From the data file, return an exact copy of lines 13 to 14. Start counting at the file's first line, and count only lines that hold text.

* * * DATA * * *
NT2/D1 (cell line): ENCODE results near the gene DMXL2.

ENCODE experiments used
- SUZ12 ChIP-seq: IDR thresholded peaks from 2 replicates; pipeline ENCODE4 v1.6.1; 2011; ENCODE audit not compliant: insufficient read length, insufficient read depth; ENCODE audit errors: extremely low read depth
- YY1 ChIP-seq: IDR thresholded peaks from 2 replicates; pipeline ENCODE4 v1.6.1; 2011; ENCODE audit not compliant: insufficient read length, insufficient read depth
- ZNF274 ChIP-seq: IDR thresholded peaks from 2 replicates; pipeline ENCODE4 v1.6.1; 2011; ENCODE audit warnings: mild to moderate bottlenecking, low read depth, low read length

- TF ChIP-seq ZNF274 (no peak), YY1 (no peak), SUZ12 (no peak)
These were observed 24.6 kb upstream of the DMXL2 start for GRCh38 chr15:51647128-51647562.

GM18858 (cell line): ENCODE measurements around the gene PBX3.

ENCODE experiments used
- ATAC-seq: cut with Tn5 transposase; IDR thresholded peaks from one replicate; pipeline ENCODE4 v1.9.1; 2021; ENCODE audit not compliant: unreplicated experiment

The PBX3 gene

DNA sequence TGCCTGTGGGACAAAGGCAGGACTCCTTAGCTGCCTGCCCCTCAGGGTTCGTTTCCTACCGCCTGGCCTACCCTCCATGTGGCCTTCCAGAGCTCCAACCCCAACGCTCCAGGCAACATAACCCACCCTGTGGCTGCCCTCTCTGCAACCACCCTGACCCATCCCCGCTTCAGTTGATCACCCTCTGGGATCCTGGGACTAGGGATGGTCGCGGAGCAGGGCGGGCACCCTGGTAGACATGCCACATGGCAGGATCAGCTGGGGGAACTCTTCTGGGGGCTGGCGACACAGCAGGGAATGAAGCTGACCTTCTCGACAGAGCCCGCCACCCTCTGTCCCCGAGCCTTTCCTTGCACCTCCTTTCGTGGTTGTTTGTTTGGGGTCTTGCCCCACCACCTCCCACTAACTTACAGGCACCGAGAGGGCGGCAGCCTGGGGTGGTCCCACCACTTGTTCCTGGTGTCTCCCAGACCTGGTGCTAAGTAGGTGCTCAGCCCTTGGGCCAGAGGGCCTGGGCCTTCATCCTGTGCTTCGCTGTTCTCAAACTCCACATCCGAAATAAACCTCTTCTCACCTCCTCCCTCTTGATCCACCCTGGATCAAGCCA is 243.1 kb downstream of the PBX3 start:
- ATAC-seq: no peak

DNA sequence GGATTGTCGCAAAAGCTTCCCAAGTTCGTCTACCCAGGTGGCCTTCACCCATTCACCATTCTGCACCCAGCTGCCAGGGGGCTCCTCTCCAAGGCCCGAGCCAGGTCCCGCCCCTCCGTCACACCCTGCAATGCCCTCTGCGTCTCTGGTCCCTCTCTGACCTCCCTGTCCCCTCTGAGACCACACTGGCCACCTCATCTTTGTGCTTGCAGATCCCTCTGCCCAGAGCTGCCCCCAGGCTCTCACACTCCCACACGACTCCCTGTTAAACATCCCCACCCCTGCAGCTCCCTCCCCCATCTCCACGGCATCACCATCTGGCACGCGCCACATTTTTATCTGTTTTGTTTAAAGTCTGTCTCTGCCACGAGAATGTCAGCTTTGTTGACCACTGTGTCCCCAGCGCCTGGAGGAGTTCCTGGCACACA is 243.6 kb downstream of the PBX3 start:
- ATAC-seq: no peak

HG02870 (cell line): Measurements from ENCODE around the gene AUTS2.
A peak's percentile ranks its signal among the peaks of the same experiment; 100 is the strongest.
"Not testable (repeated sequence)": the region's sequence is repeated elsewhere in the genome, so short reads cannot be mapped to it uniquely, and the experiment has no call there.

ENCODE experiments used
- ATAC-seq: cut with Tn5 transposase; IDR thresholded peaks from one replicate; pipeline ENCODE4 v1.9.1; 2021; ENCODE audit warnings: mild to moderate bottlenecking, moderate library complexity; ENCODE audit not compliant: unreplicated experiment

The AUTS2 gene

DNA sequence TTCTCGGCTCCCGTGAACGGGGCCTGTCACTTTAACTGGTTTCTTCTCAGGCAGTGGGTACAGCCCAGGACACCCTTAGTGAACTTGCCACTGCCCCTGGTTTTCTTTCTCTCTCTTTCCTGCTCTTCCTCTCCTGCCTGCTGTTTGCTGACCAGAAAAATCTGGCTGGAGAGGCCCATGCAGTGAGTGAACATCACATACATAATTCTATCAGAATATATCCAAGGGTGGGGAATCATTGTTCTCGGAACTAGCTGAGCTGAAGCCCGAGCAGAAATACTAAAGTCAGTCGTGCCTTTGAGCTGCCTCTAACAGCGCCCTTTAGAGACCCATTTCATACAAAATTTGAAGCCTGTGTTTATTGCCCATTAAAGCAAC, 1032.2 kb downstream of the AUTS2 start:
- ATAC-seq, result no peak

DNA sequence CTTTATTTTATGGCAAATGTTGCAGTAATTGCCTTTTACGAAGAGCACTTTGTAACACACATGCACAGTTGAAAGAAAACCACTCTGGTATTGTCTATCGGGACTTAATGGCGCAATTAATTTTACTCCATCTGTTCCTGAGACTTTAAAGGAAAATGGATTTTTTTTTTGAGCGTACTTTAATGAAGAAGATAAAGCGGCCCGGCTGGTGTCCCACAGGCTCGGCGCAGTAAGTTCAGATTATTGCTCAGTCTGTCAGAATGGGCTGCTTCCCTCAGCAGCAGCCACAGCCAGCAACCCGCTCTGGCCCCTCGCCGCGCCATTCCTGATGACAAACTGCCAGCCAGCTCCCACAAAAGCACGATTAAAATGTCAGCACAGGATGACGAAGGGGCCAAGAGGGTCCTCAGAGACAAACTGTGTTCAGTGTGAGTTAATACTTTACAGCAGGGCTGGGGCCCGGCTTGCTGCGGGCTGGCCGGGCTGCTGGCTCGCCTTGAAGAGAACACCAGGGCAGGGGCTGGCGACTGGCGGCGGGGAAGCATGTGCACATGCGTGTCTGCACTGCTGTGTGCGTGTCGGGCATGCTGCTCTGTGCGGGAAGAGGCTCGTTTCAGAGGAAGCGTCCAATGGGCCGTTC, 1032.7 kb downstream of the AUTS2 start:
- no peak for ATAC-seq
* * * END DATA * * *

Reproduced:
- ATAC-seq: no peak

DNA sequence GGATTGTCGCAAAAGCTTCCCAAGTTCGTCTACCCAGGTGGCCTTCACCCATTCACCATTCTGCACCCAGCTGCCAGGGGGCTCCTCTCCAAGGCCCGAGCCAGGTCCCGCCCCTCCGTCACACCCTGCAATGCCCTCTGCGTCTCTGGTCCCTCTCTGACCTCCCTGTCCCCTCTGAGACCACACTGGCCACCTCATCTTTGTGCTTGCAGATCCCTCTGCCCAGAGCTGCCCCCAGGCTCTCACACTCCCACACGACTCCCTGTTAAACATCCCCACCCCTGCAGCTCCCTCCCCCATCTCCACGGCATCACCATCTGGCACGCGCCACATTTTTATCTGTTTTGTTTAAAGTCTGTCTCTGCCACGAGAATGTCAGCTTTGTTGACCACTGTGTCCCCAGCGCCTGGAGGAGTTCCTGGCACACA is 243.6 kb downstream of the PBX3 start: